Monday, February 21, 2011

Flipboard: A Harbinger of Magazines that Read People?

Early in December 2010, Apple named Flipboard as the best iPad app of the year. Flipboard unpacks the underlying articles and images from your social streams like Twitter and Facebook, and presents them in a magazine-like format. So, you leaf through your Facebook, as it were. The user experience is remarkably rich, due to the aesthetically pleasing layout, typography, generous white spaces and attractive graphics.Once you start experiencing your Twitter streams on Flipboard, it is addicting.

Flipboard is free, and has already  been downloaded by over a million people. (I confess, I did not make it to the first million, just started using it recently.) It seems to me that Flipboard ushers in a fundamentally new way of consuming content on touchscreen tablets.  The page flipping action is a perfect navigation method on the iPad, which is all about touch.

Flipboard lets you pull in Twitter, Facebook, Flickr, Google Reader feeds and other custom feeds. It grabs photos, text or video from Twitter streams and stitches them into a magazine-like layout.  In essence, it helps you design your own visually rich newspaper - which is always up to date.You get to read the content you care about, posted by people you care about.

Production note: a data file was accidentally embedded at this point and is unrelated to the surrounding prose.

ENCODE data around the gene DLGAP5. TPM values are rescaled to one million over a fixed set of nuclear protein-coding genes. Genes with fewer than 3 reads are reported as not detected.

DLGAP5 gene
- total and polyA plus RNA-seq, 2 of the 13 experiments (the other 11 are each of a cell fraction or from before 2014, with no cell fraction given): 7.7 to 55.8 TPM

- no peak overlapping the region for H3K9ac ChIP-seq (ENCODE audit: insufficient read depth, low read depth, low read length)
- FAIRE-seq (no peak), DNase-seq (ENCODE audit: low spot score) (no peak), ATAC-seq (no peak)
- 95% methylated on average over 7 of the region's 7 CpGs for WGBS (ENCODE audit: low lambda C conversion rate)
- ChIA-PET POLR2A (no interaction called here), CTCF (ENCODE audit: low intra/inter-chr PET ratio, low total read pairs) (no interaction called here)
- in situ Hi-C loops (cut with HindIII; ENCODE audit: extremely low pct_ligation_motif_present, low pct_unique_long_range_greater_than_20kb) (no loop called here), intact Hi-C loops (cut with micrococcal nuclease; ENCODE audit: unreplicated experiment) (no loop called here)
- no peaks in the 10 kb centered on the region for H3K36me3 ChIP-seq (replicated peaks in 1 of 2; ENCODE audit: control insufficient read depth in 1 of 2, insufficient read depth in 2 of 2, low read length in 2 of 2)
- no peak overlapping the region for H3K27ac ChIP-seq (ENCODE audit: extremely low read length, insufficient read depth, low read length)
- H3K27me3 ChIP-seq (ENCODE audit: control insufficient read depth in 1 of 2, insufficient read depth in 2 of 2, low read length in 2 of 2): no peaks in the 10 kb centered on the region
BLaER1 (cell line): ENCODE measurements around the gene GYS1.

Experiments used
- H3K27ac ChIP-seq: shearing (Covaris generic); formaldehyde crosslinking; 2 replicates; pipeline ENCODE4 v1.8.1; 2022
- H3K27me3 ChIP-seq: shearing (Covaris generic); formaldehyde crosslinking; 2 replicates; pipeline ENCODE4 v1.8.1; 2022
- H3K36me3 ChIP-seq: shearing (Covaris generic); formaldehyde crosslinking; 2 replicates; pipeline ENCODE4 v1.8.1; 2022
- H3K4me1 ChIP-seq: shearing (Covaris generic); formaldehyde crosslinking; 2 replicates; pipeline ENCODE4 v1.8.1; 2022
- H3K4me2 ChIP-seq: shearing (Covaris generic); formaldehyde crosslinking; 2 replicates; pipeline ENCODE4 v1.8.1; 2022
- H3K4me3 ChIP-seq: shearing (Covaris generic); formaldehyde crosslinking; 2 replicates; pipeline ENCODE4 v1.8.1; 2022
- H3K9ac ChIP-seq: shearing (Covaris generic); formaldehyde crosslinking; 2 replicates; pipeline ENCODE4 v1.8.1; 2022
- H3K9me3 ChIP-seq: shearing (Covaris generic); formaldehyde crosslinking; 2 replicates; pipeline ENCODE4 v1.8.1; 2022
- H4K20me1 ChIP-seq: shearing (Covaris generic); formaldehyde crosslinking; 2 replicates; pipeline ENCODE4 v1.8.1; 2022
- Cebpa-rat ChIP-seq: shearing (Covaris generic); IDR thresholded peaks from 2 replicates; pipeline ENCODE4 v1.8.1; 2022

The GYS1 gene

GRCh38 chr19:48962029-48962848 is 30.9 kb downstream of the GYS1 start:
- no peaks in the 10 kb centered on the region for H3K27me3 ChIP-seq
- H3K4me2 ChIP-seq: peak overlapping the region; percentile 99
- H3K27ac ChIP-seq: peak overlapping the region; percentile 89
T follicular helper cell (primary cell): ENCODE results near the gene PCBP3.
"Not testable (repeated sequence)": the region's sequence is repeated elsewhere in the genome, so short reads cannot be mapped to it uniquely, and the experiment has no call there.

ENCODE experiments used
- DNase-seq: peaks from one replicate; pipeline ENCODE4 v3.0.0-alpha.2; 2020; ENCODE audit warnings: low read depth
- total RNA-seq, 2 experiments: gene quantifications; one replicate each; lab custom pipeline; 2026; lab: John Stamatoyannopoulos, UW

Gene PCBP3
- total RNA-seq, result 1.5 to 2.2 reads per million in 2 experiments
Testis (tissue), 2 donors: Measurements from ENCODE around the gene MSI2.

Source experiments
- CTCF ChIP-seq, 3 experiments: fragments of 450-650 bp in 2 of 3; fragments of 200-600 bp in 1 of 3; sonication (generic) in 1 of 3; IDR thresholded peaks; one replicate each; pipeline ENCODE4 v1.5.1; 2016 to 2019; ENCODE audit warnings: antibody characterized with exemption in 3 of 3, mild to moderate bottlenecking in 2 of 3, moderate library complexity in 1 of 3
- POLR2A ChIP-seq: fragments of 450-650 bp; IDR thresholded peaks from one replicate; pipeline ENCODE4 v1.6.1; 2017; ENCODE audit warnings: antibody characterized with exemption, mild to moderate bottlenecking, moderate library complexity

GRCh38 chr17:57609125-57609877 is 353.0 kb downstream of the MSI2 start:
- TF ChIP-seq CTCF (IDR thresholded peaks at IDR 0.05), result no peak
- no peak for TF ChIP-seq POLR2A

In that sense, Flipboard is a magazine that reads you - your interests and your social networks - to build itself. Sounds like a holy grail for advertisers. 

Monday, February 7, 2011

Building Digital Narratives - Microsoft Research Showcases Cutting Edge Technology for Rich Internet Narratives (RIN)

Imagine flying over the majestic Himalaya mountains and slowly descending on to the Domkhar valley near Ladakh. You enjoy a panoramic view of the lush green valley and wonder how it looked in winter snow. You pause a moment, and with a click of a mouse, contrast the view, now brimming with life, with a desolate winter not too long ago. You land and enter the village. Now you reckon it is time to enter an ancient monastery. Presently you are in. As you hear the incantations you look around. You find a wall showing several images of the Buddha, each illustrating a different symbolic sign. You can't just walk by, you need to know more. The narrative pauses. You approach the wall, go take a closer look, turn around and the narrative continues. The whole experience is media-rich, interactive and immersive.

Microsoft Research recently showcased a new technology called Rich Internet Narratives (RIN) that combines the best of two worlds. On the one hand you have the power of storytelling narrative, which traditional media such as video, audio and text provide. On the other hand you have the exploratory freedom offered by new technologies such as 3D scene construction from photo images, gigapixel image navigation and interactive maps. RIN brings these two together in a compelling interactive narrative.

Curious? Check out the Digital Narratives website.